Tuesday, August 8, 2006


Ramirez asks, and answers, the question: Why are the Israelis' bombs killing civilians?

Faking the News. Again.

Reuters has chosen to pull some nine hundred photos in their file of photographer Adnan Hajj after Little Green Footballs showed that several of his photos from the war in Lebanon were doctored.

Hot Air has links on the story.

There's no reason why Reuters couldn't have seen for themselves that these photos were phony. The photoshopping is pretty obvious, but Reuters ran them anyway perhaps because they show Israel inflicting "disproportionate" damage on Lebanese cities. It's no wonder nobody trusts the liberal media to report either the war in Iraq or the war in Lebanon accurately or fairly.

What's at Stake

Andrew Sullivan sums up an outstanding column by Bernard-Henri Levy on the Lebanese/Israeli war with this observation:

For the first time, we're not really discussing a conflict over land or territory or even the treatment of individuals. We're not talking about Arab nationalism. We're not talking about the Palestinians. We're not even talking about the political existence of the Jewish state. We're talking about the divine mandate that the Islamists believe they are following, an eschatological struggle toward the End-Times, where the Jews must be destroyed as a people and as a sovereign state in order for the Apocalypse to occur.

Levy says many good things in his essay, but one of the most important is this:

...the problem, the real one, is that these incoming rockets make us see what will happen on the day - not necessarily far off - when the rockets are ones with new capabilities: first, they will become more accurate and be able to threaten, for example, the petrochemical facilities you see there, on the harbor, down below; second, they may come equipped with chemical weapons that can create a desolation compared with which Chernobyl and Sept. 11 together will seem like a mild prelude. For that, in fact, is the situation. As seen from Haifa, this is what is at stake in the operation in southern Lebanon.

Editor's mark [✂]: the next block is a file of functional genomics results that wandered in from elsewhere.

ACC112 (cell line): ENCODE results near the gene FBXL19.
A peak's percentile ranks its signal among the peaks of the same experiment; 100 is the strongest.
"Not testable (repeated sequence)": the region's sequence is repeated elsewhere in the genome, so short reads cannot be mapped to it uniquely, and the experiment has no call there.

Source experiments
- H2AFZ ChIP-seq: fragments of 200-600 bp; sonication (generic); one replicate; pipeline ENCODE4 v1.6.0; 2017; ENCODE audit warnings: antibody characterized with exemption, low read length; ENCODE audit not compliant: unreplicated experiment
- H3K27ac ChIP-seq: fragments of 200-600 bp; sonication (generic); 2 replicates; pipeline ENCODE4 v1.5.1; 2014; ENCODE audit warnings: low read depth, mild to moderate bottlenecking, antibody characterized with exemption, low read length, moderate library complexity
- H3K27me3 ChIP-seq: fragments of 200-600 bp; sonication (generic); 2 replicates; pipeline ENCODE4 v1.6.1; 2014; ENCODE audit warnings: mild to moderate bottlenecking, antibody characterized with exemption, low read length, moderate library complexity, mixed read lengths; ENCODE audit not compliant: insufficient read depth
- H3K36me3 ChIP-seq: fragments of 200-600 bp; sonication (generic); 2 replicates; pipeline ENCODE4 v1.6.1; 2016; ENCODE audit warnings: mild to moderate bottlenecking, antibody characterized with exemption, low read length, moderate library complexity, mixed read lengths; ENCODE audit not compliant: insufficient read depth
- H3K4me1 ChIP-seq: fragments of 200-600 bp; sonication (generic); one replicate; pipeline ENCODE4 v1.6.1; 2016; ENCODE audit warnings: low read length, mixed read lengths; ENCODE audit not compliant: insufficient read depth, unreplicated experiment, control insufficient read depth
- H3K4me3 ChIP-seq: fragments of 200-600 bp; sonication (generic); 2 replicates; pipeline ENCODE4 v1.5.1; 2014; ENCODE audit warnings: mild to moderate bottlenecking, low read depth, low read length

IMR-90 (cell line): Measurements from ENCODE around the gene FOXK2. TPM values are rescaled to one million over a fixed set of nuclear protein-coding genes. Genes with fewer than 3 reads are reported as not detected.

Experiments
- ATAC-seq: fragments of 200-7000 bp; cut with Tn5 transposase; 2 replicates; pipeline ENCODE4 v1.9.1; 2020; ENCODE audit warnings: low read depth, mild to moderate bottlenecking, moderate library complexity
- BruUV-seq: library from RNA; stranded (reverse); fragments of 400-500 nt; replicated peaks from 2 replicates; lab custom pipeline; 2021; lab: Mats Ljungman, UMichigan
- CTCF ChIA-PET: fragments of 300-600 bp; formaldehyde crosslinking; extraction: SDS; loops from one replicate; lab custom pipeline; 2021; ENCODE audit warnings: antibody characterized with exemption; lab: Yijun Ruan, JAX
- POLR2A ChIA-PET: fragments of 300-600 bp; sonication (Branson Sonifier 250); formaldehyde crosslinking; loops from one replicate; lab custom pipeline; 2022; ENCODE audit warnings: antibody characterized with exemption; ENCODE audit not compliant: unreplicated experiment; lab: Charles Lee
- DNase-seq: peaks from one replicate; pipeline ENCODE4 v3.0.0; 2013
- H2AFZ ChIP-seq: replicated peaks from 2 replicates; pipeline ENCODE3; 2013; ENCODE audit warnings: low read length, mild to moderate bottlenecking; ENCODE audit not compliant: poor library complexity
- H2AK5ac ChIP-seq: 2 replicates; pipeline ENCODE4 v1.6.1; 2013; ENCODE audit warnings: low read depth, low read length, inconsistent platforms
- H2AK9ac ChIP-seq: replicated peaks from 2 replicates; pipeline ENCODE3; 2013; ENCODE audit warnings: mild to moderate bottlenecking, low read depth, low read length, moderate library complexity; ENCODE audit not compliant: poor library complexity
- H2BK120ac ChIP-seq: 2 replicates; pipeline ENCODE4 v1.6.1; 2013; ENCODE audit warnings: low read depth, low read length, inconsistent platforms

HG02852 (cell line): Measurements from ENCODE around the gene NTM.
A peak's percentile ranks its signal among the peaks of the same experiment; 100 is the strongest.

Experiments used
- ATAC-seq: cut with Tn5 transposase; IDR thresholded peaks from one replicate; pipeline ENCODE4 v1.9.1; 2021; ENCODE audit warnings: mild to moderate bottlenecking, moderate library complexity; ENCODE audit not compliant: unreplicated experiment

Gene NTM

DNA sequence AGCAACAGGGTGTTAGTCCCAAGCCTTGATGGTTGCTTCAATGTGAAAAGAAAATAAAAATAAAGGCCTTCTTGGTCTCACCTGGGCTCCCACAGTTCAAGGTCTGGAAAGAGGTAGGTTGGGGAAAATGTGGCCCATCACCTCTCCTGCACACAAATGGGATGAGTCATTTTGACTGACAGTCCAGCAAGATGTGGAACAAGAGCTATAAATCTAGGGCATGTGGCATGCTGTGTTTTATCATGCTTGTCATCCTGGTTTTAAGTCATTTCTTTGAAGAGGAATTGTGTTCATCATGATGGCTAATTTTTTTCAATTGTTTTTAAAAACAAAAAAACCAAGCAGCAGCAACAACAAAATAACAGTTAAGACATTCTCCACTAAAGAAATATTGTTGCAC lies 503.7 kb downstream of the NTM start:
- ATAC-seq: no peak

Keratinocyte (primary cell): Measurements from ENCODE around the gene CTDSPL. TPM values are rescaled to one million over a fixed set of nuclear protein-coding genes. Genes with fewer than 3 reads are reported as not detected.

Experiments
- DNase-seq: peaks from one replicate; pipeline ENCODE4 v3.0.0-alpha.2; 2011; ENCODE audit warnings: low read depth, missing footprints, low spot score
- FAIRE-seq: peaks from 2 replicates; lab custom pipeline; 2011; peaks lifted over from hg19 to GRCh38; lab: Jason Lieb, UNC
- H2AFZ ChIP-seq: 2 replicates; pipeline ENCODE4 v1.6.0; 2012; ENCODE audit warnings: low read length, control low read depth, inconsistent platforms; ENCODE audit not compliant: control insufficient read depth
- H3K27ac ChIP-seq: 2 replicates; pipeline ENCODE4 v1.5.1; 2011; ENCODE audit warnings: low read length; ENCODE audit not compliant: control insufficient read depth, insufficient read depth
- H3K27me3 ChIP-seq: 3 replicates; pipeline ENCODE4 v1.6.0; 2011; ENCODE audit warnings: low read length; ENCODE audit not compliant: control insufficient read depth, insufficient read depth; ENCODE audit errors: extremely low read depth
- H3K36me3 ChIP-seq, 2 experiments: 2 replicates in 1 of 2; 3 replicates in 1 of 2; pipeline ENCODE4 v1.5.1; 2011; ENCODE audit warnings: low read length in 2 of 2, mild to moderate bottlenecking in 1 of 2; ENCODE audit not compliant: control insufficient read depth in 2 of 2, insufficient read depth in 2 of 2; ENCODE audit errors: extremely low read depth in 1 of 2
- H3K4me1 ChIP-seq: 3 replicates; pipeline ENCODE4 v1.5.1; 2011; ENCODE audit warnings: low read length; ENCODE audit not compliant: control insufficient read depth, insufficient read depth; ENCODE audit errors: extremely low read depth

Israel did not go to war because its borders had been violated. It did not send its planes over southern Lebanon for the pleasure of punishing a country that permitted Hezbollah to construct its state-within-a-state. It reacted with such vigor because the Iranian President Ahmadinejad's call for Israel to be wiped off the map and his drive for a nuclear weapon came simultaneously with the provocations of Hamas and Hezbollah. The conjunction, for the first time, of a clearly annihilating will with the weapons to go with it created a new situation. We should listen to the Israelis when they tell us they had no other choice anymore.

Unless Israel completely defeats Hezbollah in Lebanon Hezbollah will just grow stronger and more determined to extirpate the Jews in the Middle East.

Back Home

My family and I are back from a five day visit to the marvelous city of Rome, and I'm trying to get caught up on what's been happening in the world while I was gone. I scarcely glanced at a newspaper in the past week.

I want to thank Bill for posting on Viewpoint a number of pieces that I had prepared before leaving and for adding a couple of his own.

I haven't been in every major European capital, but I can't imagine a city more beautiful, more full of art, architecture, history and charm than Rome. Perhaps London comes as close as any other city I've ever been in (I've never been to Paris). Tomorrow, when our luggage is supposed to arrive (having been loaded onto the wrong plane at JFK), I hope to share a couple of photos and some reflections on our trip.